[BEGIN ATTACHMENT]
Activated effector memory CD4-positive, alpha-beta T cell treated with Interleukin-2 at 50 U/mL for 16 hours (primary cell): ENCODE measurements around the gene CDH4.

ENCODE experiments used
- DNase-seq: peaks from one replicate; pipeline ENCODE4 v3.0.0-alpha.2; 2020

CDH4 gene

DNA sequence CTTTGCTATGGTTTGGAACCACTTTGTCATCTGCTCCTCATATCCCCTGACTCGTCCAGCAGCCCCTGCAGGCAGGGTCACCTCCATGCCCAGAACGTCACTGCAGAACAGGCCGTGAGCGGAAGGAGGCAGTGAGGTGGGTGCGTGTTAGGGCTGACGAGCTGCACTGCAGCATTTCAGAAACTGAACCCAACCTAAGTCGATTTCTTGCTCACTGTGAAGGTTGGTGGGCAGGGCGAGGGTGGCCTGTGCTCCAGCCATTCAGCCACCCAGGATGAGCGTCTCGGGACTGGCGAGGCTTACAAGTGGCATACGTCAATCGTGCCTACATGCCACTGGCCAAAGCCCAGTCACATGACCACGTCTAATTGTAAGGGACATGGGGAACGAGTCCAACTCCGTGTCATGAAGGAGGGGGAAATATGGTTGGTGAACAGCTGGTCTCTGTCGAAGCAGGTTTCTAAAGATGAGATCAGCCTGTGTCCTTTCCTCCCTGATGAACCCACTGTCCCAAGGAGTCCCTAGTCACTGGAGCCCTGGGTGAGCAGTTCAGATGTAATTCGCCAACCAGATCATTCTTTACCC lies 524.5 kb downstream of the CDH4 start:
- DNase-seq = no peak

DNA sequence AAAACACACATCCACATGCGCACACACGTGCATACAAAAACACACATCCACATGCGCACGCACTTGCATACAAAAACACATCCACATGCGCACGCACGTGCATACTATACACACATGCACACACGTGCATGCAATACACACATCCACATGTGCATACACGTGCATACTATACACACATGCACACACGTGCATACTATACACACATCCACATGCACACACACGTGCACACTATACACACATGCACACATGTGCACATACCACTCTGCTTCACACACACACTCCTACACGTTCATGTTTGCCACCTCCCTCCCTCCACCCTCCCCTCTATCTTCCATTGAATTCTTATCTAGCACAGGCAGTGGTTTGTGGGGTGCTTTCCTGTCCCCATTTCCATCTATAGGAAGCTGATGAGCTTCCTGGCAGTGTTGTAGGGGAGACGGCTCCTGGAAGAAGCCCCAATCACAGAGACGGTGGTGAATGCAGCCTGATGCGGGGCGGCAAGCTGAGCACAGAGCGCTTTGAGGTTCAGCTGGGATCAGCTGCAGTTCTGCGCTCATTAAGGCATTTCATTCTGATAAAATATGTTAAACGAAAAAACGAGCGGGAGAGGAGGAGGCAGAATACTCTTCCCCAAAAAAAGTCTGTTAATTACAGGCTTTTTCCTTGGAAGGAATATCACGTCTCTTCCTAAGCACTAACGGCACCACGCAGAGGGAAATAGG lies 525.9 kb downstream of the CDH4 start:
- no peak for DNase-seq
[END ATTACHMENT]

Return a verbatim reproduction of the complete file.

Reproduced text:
Activated effector memory CD4-positive, alpha-beta T cell treated with Interleukin-2 at 50 U/mL for 16 hours (primary cell): ENCODE measurements around the gene CDH4.

ENCODE experiments used
- DNase-seq: peaks from one replicate; pipeline ENCODE4 v3.0.0-alpha.2; 2020

CDH4 gene

DNA sequence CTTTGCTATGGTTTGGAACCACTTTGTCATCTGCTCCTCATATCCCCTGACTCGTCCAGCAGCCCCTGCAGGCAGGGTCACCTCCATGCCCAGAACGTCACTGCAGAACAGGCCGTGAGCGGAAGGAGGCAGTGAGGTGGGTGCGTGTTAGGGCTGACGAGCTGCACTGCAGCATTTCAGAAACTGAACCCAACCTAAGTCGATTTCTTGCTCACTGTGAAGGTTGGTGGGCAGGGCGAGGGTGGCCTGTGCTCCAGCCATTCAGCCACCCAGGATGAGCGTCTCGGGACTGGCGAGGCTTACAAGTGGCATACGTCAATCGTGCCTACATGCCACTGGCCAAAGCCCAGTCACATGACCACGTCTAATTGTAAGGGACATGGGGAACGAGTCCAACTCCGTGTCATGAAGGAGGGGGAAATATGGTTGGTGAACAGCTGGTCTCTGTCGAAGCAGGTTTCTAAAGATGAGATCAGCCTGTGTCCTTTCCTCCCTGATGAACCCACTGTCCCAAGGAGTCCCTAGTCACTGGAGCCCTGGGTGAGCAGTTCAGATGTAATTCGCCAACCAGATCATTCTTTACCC lies 524.5 kb downstream of the CDH4 start:
- DNase-seq = no peak

DNA sequence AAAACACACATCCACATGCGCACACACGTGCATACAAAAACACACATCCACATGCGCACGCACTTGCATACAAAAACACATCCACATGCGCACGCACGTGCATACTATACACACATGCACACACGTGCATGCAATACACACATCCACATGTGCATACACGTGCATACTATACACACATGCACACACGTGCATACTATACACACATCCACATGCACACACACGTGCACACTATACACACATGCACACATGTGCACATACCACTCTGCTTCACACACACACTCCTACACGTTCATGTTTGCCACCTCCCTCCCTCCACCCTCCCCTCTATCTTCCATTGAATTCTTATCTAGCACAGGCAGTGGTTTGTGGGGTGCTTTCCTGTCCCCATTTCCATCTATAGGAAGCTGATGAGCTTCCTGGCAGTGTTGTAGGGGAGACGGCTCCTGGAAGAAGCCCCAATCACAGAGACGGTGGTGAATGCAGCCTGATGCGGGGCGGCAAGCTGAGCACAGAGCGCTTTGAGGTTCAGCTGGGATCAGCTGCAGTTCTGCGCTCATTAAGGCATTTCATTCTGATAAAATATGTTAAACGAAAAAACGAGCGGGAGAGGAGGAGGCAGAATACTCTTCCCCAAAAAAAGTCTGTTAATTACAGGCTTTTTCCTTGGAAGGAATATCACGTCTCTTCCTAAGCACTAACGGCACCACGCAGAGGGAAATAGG lies 525.9 kb downstream of the CDH4 start:
- no peak for DNase-seq